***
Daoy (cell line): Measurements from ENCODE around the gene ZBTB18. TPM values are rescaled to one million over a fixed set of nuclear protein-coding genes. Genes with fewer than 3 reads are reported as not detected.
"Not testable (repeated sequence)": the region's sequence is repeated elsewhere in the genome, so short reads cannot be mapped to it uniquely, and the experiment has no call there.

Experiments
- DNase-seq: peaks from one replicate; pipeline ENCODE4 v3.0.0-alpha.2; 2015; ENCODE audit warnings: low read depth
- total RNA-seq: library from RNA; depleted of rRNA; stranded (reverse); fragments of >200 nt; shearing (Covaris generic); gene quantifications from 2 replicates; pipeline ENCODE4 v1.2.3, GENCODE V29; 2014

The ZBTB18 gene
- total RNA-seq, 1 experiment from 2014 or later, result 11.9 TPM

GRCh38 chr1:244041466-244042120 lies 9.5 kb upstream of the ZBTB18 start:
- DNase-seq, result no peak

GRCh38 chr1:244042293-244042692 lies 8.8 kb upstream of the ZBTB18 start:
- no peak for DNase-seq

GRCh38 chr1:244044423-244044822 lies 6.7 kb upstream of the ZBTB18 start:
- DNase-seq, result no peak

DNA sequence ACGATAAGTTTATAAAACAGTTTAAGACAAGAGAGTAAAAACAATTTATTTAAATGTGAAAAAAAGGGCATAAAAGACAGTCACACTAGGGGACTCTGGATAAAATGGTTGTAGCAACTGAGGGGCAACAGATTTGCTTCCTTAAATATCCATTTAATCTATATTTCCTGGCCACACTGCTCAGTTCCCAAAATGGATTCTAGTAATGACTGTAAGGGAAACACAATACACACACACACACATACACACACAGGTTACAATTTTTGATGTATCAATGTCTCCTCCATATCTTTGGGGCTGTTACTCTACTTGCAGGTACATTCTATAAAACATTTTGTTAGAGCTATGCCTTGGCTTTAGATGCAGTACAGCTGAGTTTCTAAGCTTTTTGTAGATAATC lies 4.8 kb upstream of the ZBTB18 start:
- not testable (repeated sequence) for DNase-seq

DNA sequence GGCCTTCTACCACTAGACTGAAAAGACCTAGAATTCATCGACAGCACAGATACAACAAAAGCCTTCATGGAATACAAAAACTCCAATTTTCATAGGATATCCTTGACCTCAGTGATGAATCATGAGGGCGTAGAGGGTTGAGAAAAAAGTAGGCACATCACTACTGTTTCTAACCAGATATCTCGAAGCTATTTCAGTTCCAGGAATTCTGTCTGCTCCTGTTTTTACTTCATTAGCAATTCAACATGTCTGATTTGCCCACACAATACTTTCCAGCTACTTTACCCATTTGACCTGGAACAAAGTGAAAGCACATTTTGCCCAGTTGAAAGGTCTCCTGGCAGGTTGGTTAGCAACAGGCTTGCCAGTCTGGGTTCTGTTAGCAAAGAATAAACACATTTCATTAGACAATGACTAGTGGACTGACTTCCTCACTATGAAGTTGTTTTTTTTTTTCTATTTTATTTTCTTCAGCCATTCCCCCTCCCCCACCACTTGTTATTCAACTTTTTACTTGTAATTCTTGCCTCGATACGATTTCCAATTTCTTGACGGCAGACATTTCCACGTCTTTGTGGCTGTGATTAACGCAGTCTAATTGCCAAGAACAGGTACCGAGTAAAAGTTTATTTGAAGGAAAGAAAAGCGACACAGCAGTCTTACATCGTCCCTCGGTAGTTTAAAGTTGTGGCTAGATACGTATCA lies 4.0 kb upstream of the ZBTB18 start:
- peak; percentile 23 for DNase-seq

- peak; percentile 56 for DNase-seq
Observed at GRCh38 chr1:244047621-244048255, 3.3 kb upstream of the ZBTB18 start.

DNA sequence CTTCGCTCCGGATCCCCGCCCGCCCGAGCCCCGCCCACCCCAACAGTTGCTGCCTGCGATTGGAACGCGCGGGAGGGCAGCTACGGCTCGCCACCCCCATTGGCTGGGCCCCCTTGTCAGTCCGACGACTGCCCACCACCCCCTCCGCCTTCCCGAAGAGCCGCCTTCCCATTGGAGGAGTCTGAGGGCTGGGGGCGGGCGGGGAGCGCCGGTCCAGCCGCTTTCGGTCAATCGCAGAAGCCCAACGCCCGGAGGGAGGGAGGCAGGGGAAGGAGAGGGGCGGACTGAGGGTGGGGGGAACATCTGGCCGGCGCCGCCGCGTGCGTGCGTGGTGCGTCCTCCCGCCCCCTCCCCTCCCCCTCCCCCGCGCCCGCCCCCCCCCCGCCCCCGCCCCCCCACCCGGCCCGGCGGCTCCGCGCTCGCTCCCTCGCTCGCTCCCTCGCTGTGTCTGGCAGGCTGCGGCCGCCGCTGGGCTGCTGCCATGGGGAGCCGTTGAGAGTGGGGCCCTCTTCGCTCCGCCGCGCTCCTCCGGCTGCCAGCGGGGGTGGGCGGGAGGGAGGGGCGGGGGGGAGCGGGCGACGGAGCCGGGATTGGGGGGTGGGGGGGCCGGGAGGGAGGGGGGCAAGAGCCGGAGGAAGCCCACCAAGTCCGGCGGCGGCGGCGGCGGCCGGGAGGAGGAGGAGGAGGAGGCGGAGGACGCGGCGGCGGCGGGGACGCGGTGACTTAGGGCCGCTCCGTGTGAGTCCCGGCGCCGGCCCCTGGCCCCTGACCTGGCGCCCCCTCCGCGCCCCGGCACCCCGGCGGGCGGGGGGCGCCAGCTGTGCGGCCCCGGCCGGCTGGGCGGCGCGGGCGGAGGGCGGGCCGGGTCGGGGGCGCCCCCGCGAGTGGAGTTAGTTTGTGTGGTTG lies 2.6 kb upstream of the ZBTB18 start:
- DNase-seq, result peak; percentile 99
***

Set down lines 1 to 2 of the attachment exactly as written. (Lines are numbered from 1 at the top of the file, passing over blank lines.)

Daoy (cell line): Measurements from ENCODE around the gene ZBTB18. TPM values are rescaled to one million over a fixed set of nuclear protein-coding genes. Genes with fewer than 3 reads are reported as not detected.
"Not testable (repeated sequence)": the region's sequence is repeated elsewhere in the genome, so short reads cannot be mapped to it uniquely, and the experiment has no call there.